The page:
I titled this post based on an episode of The West Wing I had seen a long time ago. The newly elected Democrat president is required to authorize an American response to an act of Syrian terrorism. The president (in the show) is supposed to be a democrat and hence is afraid of being perceived as soft-on-terrorism, which is compounded by the fact that one of the American casualties was his own personal physician (who had a small baby at home). Martin Sheen, who plays the president, says, “Let the word go forth, from this time and place, gentlemen – you kill an American, any American, we don’t come back with a proportional response. We come back with total disaster!” Of course, in the show, he actually cools down and decides to adopt a proportional response, realizing that his earlier outrage was more personal than presidential.

We all go through that cycle. When the 26-11 happened, I wanted the Indian government to bomb Pakistan just like the US started bombing Afghanistan after 9-11. That was my belligerent knee-jerk response. After sobering up a little, and with more clear thinking, I realized that if we don’t maintain a clear distinction between us and those groups based on what we won’t stoop to no matter what, we will soon end up blurring the line between good and evil. Under no circumstances should we formulate a war plan that revolves around killing civilians. It is not worth it. It is a Pyrrhic victory at best and will germinate more terrorism at worst.

The youth

When Ahmadinejad visited Columbia University in 2007, the President of the university, Lee Bollinger, in his introduction, flamed the man so much that pundits predicted that it would end up endearing him to the youth of Iran. The young students and adults of Iran were impressionable, and introducing them to social liberalism would have been a much better idea, as it would have helped them distance themselves from the Islamic rule of the Shah and Ahmadinejad. Instead, the president of Columbia University, as well as a lot of the American people, insulted Ahmadinejad categorically and ended up insulting the pride of every Iranian. That is sooo not the way to approach this.

I bet the youth of these countries are interested in free speech, the right to do what one wants as long as he is not encroaching on others, the rights of women, the right not to be cruelly and unusually punished. We can engage them in friendly dialogue and develop lasting harmonious relationships with them. Of course, this is hard when you’re bombing their families to hell and back.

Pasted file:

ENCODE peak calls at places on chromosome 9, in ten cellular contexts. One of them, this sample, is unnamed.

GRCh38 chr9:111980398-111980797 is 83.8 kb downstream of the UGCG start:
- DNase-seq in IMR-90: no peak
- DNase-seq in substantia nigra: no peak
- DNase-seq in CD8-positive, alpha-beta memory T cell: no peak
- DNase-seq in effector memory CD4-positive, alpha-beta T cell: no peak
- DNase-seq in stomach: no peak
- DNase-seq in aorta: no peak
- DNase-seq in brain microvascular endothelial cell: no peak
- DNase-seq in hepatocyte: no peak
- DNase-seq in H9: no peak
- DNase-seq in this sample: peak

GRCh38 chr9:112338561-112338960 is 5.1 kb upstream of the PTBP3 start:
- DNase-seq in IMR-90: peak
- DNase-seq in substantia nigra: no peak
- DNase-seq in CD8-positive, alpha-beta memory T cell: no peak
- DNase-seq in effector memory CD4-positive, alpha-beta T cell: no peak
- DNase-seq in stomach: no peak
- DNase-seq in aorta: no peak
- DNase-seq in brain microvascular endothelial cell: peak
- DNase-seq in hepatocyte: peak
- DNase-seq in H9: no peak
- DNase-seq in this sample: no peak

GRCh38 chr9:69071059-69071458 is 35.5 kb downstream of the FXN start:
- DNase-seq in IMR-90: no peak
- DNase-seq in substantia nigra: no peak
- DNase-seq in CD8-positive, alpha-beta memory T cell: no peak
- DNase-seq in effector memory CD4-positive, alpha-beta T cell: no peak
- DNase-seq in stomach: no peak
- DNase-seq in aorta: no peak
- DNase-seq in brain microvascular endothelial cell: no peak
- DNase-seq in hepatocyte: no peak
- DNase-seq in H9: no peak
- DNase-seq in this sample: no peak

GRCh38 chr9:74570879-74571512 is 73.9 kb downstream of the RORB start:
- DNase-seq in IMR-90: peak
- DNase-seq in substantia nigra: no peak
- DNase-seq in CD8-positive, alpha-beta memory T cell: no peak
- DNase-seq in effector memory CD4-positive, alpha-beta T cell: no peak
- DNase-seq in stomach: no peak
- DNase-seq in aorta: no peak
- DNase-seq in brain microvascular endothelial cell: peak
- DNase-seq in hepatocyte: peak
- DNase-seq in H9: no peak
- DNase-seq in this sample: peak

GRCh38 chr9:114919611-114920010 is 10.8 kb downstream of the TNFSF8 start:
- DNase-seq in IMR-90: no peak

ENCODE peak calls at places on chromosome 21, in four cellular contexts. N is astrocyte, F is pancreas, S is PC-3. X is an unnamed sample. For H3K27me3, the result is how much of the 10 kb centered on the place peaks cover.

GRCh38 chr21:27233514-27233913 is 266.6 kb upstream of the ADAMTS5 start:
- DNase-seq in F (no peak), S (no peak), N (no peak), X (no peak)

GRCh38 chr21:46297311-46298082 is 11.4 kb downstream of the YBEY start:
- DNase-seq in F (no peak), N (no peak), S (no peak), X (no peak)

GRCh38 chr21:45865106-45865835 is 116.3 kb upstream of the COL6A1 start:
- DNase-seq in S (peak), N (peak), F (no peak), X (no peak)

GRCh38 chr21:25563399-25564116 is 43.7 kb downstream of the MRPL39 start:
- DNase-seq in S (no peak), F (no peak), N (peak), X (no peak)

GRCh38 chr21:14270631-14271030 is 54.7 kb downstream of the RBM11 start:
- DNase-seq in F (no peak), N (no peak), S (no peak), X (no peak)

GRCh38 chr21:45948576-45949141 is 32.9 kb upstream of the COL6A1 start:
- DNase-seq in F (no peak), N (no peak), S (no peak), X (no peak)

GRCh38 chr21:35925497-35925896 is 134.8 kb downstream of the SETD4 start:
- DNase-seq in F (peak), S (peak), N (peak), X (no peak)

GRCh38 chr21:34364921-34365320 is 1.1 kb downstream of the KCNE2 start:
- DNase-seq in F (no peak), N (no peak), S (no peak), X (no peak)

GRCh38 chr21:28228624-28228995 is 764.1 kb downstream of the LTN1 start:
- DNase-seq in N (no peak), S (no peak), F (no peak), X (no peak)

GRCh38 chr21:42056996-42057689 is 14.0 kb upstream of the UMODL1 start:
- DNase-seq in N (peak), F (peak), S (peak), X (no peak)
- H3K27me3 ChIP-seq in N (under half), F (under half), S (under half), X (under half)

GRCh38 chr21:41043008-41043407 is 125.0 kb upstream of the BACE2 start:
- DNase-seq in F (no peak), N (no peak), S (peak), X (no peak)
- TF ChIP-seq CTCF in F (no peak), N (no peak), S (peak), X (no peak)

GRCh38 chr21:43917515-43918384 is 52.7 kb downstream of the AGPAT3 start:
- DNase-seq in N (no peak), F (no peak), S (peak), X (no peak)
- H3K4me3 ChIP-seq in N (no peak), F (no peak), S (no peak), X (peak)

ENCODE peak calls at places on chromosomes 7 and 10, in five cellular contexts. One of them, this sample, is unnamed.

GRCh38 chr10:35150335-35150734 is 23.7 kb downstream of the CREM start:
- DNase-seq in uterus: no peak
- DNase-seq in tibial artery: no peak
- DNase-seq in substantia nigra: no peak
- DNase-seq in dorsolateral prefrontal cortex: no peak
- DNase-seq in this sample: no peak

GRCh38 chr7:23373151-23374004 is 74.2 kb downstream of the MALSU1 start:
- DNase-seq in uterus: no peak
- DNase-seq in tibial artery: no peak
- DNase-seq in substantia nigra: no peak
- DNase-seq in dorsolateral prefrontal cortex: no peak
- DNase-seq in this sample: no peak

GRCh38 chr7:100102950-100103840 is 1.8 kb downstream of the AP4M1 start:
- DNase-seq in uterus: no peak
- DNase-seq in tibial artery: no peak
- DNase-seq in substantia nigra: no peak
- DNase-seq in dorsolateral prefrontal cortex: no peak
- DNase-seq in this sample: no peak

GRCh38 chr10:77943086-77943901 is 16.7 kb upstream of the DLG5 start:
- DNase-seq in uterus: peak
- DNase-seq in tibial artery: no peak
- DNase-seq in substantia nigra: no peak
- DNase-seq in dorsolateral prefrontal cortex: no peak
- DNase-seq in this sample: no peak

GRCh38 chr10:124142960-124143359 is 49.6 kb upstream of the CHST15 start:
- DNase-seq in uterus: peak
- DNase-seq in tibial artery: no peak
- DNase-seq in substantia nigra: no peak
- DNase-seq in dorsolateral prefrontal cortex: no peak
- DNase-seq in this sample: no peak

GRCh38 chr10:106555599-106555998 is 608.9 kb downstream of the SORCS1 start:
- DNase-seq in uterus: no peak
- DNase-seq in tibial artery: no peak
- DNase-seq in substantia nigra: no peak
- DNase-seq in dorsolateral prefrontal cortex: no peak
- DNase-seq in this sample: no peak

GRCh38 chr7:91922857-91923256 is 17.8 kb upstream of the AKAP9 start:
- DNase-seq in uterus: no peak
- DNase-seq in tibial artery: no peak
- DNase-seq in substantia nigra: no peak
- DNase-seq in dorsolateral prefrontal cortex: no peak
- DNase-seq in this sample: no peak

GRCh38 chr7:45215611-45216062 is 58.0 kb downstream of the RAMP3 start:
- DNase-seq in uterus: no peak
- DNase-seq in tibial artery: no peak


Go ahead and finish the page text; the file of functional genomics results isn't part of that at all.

Conclusion

Islamic terrorism is unlike any enemy encountered before. They cannot be intimidated, or blackmailed. The only way to control them is to keep trimming their groups. The militant groups need to be spied upon more efficiently, and their leaders need to be neutralized as soon as possible. If they elect new leaders, they should be sanctioned promptly. As Dumbledore said to Harry about Voldemort in The Philosopher’s Stone, “[W]hile you may only have delayed his return to power, it will merely take someone else who is prepared to fight what seems a losing battle next time – and if he is delayed again, and again, why, he may never return to power.”

This only seems like a losing battle. If every member of society put his two cents each time, and keeps doing so, we might be able to get a world as peaceful as possible.

DISCLAIMERS:

  1. While I think this goes without saying, let me make extremely clear the pain I feel for most of the Muslims in this world, who, like the rest of us, want peace more than anything else, and are unnecessary maligned by the few who use this religion to do harm. I apologize to any and all such non-violent Muslims for any affront they might have felt while reading this post.
  2. I must also make it clear that while all the evidence I have seen leads me to believe that the establishment in Pakistan is sympathetic to terrorism, I don’t believe for one moment that the entire population of Pakistan supports it. I am sure most of Pakistan is like most of India: people who want to go to work, make their money, enjoy their life, and mean something to the people who mean something to them.